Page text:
Aside from being disingenuous to the characters, this is a dangerous message to send. According to the National Institute of Health, 15-25 percent of women will suffer miscarriage in their lives. This means purely biological, natural miscarriages -- no abortions or induced miscarriages are included in that statistic. There’s such a stigma surrounding this information that expecting parents often don’t share news of a pregnancy until it’s far enough along. Women who do suffer miscarriages are expected to cope with them in private, making them think something is wrong with them. Why do we enforce social rules that make mothers feel ashamed for something that one in every five of them will undergo?

“Ultron” could address the issue, but it doesn’t. It raises it, calls it monstrous, a superhero agrees that it’s monstrous, and then it’s never brought up again.

Hammering the point home, Black Widow is at the home of Hawkeye’s pregnant wife. Her romantic relationship with Banner essentially turns him into a surrogate son -- she calms him when angry with something the rest of the group refer to as “a lullaby.” She’s also spouting off lines like, “I’m always picking up after you boys.” Black Widow is now the group mother.

There’s nothing inherently wrong with that, but when the sole representative of an entire gender in what’s now a dozen-film franchise undercuts her portrayal of an independent and capable hero by reframing her as the caretaker of the real heroes, you can see how it’s irksome. Black Widow’s role is no longer one of “saving the world.” Her role is mothering the men who do.

What about the only other woman hero, Scarlet Witch? She’s a tough-as-nails psychic with incredible telekinetic powers. She goes toe-to-toe against the Avengers early in the film, yet cowers later on and needs to be reassured by a man that it’s OK to be brave. Really? Because I’m pretty sure she was wiping the floor with everybody else early in the film. Now that there’s a man in the picture, she’s a wilting flower. How is that consistent?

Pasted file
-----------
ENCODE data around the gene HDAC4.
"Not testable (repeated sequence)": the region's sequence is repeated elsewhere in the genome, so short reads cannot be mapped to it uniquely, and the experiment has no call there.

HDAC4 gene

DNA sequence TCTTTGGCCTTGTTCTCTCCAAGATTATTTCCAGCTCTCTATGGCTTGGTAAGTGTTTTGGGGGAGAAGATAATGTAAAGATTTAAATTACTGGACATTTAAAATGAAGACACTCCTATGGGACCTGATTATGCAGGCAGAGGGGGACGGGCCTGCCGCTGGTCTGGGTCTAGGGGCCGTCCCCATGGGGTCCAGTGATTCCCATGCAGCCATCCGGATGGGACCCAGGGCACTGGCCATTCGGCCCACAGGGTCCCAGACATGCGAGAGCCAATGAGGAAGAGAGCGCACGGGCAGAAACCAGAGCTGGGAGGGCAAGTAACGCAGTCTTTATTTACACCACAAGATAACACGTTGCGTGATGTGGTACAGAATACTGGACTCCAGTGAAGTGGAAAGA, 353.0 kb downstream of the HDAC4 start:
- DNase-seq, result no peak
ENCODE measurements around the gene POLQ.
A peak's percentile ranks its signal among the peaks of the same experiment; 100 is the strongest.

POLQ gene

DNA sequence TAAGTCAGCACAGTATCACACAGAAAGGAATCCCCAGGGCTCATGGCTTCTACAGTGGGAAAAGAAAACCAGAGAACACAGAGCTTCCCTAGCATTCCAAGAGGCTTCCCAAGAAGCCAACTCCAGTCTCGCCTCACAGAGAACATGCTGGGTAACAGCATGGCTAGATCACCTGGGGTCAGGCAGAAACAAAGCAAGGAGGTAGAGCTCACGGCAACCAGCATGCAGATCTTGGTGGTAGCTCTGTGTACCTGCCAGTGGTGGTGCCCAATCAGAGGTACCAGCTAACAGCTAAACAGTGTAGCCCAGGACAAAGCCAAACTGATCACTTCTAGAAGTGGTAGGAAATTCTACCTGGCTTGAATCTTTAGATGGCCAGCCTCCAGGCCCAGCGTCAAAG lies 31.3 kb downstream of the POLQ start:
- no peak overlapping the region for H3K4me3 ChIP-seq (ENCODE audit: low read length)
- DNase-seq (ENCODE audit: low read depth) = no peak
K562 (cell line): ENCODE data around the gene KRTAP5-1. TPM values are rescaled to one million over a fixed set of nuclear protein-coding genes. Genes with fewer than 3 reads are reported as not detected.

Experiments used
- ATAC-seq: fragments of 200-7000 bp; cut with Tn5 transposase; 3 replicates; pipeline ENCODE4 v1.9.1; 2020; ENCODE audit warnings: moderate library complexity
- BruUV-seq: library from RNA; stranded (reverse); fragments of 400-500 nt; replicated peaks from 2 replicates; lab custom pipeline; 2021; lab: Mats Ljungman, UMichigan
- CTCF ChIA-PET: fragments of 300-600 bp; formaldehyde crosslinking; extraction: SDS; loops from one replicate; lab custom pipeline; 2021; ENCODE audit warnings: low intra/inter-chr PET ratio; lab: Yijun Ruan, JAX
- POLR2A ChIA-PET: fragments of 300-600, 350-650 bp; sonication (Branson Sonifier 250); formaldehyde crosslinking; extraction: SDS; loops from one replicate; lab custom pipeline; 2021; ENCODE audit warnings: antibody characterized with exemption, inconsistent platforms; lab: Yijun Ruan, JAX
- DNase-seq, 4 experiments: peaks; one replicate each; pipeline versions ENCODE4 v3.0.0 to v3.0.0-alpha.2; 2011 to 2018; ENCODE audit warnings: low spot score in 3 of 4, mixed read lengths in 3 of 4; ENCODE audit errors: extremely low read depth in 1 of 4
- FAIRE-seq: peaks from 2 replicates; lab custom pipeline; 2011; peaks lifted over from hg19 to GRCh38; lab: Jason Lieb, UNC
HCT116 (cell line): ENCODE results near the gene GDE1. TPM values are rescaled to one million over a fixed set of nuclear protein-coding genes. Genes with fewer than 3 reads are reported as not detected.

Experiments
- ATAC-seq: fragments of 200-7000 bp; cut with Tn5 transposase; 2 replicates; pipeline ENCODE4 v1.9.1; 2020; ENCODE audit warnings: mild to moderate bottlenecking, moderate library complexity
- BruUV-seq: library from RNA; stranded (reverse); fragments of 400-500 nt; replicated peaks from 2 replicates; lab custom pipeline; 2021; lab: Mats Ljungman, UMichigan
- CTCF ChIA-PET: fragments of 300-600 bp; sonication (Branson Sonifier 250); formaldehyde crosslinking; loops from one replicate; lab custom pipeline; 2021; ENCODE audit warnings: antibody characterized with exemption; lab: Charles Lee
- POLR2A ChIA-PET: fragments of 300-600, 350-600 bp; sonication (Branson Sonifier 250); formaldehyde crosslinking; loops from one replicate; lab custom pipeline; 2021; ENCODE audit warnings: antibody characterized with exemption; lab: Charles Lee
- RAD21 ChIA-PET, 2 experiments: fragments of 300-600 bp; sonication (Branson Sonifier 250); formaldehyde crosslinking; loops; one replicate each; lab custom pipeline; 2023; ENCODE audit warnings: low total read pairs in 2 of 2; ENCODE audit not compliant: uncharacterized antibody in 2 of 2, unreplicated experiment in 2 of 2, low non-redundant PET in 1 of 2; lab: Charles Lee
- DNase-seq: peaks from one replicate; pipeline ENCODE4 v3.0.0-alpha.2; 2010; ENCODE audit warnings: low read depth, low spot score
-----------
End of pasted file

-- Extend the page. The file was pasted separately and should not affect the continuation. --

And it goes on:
The truth is that the problem extends past the screen. By the end of Marvel’s Phase Three -- covering the 22 films that will be part of the Marvel Cinematic Universe through 2019 -- only three of 42 screenwriting credits in the franchise will belong to women. Zero of the 21 directing credits assigned thus far belong to women.

Add to this Marvel Disney releasing only male action figures and T-shirts -- no Black Widows or Scarlet Witches are to be found. Add to that Marvel CEO Ike Perlmutter’s leaked emails railing against female superheroes and refusing to make films about them. Add to this Hawkeye actor Jeremy Renner’s weird obsession with calling Black Widow unprintable epithets for “prostitute” in interviews and on late night shows. All that added together is a big problem. I love these films, I really do, but Marvel has got to fix its dangerous attitude on women.

Gabe Valdez grew up in Chicago, went to college in Massachusetts, is a former news reporter in Floresville, Texas, and worked in politics in Oregon. He writes and directs films when he can find the time. Reviews, views, photos and more can be found at Email him at

Your Opinions and Comments

Be the first to comment on this story!

You must be logged in to post a comment.

Not a subscriber?
Subscriber, but no password?
Forgot password?

South Texas Living Archives